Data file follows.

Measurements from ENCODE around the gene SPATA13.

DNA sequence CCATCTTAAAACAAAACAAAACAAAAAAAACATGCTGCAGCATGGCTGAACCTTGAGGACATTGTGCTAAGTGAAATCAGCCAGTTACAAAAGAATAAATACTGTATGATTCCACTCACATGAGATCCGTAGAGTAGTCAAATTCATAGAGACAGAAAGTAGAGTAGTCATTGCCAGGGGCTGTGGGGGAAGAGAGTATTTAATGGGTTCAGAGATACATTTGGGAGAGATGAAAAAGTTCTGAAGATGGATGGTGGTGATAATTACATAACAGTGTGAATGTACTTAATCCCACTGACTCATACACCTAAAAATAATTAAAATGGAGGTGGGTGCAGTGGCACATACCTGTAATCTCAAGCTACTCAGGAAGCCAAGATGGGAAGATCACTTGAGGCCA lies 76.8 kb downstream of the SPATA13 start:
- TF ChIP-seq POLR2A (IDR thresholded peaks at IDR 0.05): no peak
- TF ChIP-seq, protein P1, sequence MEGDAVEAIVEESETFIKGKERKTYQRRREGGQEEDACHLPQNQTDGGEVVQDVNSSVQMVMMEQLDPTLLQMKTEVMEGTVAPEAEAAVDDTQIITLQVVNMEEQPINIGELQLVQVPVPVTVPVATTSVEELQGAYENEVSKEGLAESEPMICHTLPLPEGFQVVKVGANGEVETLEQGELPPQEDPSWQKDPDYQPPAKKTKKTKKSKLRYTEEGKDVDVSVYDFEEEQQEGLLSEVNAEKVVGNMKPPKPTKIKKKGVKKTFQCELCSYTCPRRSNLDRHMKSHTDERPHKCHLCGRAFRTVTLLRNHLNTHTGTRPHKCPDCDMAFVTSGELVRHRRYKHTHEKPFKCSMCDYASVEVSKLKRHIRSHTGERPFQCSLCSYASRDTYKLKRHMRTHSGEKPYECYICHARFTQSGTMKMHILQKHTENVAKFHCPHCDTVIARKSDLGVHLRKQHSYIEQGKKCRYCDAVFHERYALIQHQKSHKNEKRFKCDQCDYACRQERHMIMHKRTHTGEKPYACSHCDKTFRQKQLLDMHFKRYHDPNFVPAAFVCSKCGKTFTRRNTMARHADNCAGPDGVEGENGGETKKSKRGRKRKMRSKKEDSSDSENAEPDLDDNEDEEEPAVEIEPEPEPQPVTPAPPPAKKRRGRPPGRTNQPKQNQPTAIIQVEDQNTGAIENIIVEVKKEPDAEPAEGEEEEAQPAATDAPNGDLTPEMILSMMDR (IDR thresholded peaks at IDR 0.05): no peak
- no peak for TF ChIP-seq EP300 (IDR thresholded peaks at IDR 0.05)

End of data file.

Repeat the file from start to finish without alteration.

Measurements from ENCODE around the gene SPATA13.

DNA sequence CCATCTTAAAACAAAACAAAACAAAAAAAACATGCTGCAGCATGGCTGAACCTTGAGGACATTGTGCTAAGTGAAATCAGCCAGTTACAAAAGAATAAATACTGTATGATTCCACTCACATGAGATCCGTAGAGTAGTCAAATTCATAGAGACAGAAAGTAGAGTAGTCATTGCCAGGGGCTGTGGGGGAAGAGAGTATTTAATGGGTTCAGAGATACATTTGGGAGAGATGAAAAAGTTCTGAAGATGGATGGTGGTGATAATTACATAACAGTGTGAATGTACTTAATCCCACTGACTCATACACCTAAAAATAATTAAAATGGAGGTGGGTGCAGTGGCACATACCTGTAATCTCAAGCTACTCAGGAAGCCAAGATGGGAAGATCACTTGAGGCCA lies 76.8 kb downstream of the SPATA13 start:
- TF ChIP-seq POLR2A (IDR thresholded peaks at IDR 0.05): no peak
- TF ChIP-seq, protein P1, sequence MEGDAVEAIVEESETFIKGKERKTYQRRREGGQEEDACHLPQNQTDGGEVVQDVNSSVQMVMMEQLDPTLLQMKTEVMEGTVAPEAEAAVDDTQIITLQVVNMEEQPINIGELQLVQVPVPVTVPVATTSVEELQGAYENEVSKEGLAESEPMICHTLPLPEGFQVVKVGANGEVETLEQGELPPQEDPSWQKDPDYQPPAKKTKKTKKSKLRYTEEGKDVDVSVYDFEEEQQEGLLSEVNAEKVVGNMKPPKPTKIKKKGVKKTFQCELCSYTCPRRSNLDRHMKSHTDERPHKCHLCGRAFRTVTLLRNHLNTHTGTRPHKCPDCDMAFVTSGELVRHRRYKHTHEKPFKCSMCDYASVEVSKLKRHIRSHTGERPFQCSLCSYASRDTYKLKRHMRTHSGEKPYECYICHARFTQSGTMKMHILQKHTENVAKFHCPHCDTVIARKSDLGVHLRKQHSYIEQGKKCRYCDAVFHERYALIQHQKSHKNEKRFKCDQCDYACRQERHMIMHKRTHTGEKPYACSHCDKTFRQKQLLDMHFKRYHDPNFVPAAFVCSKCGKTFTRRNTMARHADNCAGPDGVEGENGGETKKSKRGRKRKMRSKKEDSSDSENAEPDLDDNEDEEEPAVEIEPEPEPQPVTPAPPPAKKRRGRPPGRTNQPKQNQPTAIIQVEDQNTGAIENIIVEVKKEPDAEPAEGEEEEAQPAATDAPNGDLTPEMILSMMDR (IDR thresholded peaks at IDR 0.05): no peak
- no peak for TF ChIP-seq EP300 (IDR thresholded peaks at IDR 0.05)